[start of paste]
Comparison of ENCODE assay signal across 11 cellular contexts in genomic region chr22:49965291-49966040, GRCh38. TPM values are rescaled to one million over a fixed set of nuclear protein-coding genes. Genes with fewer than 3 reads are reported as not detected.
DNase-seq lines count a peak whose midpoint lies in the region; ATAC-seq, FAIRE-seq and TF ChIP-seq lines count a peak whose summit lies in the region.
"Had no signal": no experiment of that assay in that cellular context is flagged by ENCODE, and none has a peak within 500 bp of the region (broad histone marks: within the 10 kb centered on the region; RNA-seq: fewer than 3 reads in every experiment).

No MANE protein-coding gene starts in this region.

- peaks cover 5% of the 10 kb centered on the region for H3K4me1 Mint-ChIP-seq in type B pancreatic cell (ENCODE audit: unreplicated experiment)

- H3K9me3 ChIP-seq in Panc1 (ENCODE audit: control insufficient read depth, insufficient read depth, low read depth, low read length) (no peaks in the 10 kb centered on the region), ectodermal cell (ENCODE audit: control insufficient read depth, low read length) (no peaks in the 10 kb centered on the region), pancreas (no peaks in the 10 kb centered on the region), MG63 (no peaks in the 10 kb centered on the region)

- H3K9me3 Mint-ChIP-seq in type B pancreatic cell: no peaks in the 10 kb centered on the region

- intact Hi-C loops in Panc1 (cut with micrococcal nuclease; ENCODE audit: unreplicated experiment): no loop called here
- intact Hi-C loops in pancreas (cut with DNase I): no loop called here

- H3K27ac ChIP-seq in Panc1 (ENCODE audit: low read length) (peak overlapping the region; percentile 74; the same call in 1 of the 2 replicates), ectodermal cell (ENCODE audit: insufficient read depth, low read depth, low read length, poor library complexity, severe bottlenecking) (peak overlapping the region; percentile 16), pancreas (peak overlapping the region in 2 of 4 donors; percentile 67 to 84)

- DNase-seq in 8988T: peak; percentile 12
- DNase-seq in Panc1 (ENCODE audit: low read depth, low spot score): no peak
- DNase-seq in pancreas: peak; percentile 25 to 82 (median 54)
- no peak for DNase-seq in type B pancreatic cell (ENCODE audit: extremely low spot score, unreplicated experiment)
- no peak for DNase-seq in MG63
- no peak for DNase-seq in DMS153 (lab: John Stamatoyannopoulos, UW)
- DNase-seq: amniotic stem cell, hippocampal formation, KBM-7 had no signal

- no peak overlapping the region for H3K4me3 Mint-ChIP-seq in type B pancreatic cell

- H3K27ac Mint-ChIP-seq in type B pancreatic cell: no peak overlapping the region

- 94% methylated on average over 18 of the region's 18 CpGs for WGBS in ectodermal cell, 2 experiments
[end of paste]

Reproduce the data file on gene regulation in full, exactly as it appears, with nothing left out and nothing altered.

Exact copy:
Comparison of ENCODE assay signal across 11 cellular contexts in genomic region chr22:49965291-49966040, GRCh38. TPM values are rescaled to one million over a fixed set of nuclear protein-coding genes. Genes with fewer than 3 reads are reported as not detected.
DNase-seq lines count a peak whose midpoint lies in the region; ATAC-seq, FAIRE-seq and TF ChIP-seq lines count a peak whose summit lies in the region.
"Had no signal": no experiment of that assay in that cellular context is flagged by ENCODE, and none has a peak within 500 bp of the region (broad histone marks: within the 10 kb centered on the region; RNA-seq: fewer than 3 reads in every experiment).

No MANE protein-coding gene starts in this region.

- peaks cover 5% of the 10 kb centered on the region for H3K4me1 Mint-ChIP-seq in type B pancreatic cell (ENCODE audit: unreplicated experiment)

- H3K9me3 ChIP-seq in Panc1 (ENCODE audit: control insufficient read depth, insufficient read depth, low read depth, low read length) (no peaks in the 10 kb centered on the region), ectodermal cell (ENCODE audit: control insufficient read depth, low read length) (no peaks in the 10 kb centered on the region), pancreas (no peaks in the 10 kb centered on the region), MG63 (no peaks in the 10 kb centered on the region)

- H3K9me3 Mint-ChIP-seq in type B pancreatic cell: no peaks in the 10 kb centered on the region

- intact Hi-C loops in Panc1 (cut with micrococcal nuclease; ENCODE audit: unreplicated experiment): no loop called here
- intact Hi-C loops in pancreas (cut with DNase I): no loop called here

- H3K27ac ChIP-seq in Panc1 (ENCODE audit: low read length) (peak overlapping the region; percentile 74; the same call in 1 of the 2 replicates), ectodermal cell (ENCODE audit: insufficient read depth, low read depth, low read length, poor library complexity, severe bottlenecking) (peak overlapping the region; percentile 16), pancreas (peak overlapping the region in 2 of 4 donors; percentile 67 to 84)

- DNase-seq in 8988T: peak; percentile 12
- DNase-seq in Panc1 (ENCODE audit: low read depth, low spot score): no peak
- DNase-seq in pancreas: peak; percentile 25 to 82 (median 54)
- no peak for DNase-seq in type B pancreatic cell (ENCODE audit: extremely low spot score, unreplicated experiment)
- no peak for DNase-seq in MG63
- no peak for DNase-seq in DMS153 (lab: John Stamatoyannopoulos, UW)
- DNase-seq: amniotic stem cell, hippocampal formation, KBM-7 had no signal

- no peak overlapping the region for H3K4me3 Mint-ChIP-seq in type B pancreatic cell

- H3K27ac Mint-ChIP-seq in type B pancreatic cell: no peak overlapping the region

- 94% methylated on average over 18 of the region's 18 CpGs for WGBS in ectodermal cell, 2 experiments